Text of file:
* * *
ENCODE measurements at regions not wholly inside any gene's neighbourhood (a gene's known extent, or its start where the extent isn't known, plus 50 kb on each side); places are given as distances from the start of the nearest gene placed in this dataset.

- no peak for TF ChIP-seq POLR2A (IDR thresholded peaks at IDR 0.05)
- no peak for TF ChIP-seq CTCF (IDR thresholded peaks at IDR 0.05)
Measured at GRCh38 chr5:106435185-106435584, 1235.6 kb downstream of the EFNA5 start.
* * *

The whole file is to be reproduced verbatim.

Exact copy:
ENCODE measurements at regions not wholly inside any gene's neighbourhood (a gene's known extent, or its start where the extent isn't known, plus 50 kb on each side); places are given as distances from the start of the nearest gene placed in this dataset.

- no peak for TF ChIP-seq POLR2A (IDR thresholded peaks at IDR 0.05)
- no peak for TF ChIP-seq CTCF (IDR thresholded peaks at IDR 0.05)
Measured at GRCh38 chr5:106435185-106435584, 1235.6 kb downstream of the EFNA5 start.